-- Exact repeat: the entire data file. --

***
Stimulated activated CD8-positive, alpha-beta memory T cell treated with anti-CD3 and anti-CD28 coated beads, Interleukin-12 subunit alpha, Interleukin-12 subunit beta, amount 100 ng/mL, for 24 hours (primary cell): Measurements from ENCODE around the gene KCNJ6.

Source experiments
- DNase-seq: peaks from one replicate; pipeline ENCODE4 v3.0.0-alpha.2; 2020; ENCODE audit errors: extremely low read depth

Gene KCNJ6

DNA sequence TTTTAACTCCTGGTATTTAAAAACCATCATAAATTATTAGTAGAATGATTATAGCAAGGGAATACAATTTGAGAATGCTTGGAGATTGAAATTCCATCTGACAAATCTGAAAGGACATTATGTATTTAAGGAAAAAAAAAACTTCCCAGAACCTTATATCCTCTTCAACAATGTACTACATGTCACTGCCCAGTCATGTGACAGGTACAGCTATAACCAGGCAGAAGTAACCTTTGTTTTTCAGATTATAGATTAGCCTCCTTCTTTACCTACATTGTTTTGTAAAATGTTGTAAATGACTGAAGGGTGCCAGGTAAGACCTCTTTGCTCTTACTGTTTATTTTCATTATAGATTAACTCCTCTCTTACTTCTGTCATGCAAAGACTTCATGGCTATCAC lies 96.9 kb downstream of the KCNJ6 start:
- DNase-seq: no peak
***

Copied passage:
Stimulated activated CD8-positive, alpha-beta memory T cell treated with anti-CD3 and anti-CD28 coated beads, Interleukin-12 subunit alpha, Interleukin-12 subunit beta, amount 100 ng/mL, for 24 hours (primary cell): Measurements from ENCODE around the gene KCNJ6.

Source experiments
- DNase-seq: peaks from one replicate; pipeline ENCODE4 v3.0.0-alpha.2; 2020; ENCODE audit errors: extremely low read depth

Gene KCNJ6

DNA sequence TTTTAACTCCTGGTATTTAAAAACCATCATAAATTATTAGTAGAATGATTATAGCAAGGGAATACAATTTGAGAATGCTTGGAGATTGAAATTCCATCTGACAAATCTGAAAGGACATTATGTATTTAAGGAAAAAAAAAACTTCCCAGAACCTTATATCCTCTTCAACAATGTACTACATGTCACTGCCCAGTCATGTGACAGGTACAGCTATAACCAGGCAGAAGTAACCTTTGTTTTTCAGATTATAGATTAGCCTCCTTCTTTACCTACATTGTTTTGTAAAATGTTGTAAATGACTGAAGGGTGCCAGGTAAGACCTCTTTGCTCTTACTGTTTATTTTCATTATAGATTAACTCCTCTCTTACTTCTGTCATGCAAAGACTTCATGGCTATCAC lies 96.9 kb downstream of the KCNJ6 start:
- DNase-seq: no peak